Satellite, 2018, Menstrual fluid & resin.
I often use my body within my practice as a way of reclaiming space and time. This reclamation is motivated by my desire to challenge, illuminate and confront the expectations of women to exist within a restrictive framework of socially expected behaviour in a patriarchal society. I am fascinated with the public-private and appropriate-inappropriate dichotomy that surrounds discussions in relation to the body. My questioning is driven by assumed acceptable modes of behaviour in society, specifically when discussing the concept of the female in public space.
As a mother I feel much conflict between the label of mother and how I feel as a mother, artist, feminist, etc. The notion of what qualities society thinks makes a ‘good’ mother is problematic and I wonder how the role is performed on a day to day basis.
Mothers pride, 2017, 9 hour durational performance, Buzzcut Festival, Glasgow. Photo credit: Beth Chalmers.
Through the juxtaposition of the immediacy of the body as battery of memory, as site and material, and domestic, seemingly nostalgic, memory-imbued objects which often carry immersive qualities through scent, (such as bread, milk or soap) I am interested in how time and memory become elastic; and how meaning is an inherently subjective perspective.
My practice is seeded in a fine art background, which extends beyond singular methods of making. I often make objects and images using the body/body matter; over the past 3 years I have been working in an increasingly performative / action-based / durational way, with time being a material of importance in my explorations. With a practice that is predominantly process driven I have been curious as to where both the body and the performance space begins and ends. Previously this has been challenged through installACTION whilst examining the residual traces from performative action, but I am looking to challenge this further.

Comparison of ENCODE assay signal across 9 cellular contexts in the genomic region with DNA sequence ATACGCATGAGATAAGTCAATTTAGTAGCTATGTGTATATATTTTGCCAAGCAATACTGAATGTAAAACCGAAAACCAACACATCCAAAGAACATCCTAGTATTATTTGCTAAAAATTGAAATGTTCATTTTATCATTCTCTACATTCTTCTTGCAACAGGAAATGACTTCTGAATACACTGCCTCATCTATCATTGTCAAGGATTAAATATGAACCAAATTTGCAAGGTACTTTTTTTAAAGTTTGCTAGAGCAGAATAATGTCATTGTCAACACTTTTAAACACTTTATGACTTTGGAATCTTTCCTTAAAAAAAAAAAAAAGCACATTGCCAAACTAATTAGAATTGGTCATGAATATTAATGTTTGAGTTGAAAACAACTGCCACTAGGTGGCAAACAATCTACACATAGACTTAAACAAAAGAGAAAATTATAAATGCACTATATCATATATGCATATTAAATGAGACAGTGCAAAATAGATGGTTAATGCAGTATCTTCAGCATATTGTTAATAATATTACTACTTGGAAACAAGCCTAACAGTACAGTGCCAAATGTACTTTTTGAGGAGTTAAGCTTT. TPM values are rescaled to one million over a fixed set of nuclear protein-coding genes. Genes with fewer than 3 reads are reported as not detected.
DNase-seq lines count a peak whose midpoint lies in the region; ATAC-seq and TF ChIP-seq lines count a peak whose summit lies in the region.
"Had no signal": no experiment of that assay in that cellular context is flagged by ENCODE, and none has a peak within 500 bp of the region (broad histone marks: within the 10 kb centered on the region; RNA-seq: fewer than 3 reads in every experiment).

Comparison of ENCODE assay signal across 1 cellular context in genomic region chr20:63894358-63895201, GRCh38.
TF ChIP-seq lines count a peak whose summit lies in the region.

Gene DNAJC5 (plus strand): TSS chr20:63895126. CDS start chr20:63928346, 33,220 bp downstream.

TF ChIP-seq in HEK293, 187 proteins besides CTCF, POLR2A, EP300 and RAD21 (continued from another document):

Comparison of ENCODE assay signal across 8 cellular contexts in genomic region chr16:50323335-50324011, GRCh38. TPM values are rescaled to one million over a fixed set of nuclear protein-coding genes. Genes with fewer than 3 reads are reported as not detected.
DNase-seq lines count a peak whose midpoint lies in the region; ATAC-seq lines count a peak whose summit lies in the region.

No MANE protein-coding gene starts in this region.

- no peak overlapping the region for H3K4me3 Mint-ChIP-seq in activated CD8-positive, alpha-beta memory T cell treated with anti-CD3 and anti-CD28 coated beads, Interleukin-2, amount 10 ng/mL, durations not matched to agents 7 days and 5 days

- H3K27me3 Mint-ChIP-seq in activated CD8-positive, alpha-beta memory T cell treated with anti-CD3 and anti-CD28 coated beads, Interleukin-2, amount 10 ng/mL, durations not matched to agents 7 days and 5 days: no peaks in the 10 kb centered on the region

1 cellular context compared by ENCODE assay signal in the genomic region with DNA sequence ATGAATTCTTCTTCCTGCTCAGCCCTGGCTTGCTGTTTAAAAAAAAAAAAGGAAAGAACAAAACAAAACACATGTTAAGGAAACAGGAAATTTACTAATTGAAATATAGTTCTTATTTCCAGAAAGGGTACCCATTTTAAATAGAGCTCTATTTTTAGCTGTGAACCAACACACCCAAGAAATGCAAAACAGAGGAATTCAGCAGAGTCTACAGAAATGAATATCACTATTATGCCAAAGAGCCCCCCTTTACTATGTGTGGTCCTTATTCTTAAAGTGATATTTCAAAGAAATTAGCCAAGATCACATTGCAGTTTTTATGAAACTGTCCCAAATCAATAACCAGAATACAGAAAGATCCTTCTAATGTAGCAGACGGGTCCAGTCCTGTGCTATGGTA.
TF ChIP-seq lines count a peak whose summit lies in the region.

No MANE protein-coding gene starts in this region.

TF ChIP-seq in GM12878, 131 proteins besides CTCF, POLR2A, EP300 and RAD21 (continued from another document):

I have never worked with technology (beyond a digital camera) as a main medium in my practice. I have previously been resistant to technology/digital elements; often attempting to create situations that are rooted in the physical and the here and now opposed to virtual spaces, holding the physicality of the body and the fabric of time as an element of importance. I have previously expressed my unease with technology through the dissertation I wrote during my BA(hons) Fine Art and also through the performance for camera made in 2016 called Made Up. I am aware though that my opinion towards technology may be bias due to my parental fear of losing my children to the screen forever! I now accept that times have changed and that technology is actually a large and valid part of our everyday lives. As we live so much of our lives digitally I am interested in how my practice may evolve if technology were to be introduced. I am curious to explore how technology may be considered to be an extension of the body, how it may not actually be as separate from us as I have previously thought. I need to explore this medium to truly understand it’s capacities. I am aware that there are so many technological tools that I don’t even know exist, and so keeping an open mind as I navigate my way through this fellowship is crucial. I have some initial questions on my mind during this beginning part… How can I explore the body through technology? What data can my body produce? Are our bodies separate from technology or does technology become an extension of both our body and our being? Big questions… but it is this standpoint that I take to commence this period of experimentation, which I hope to keep as open as possible, giving focus to testing and exploring opposed to end outcomes.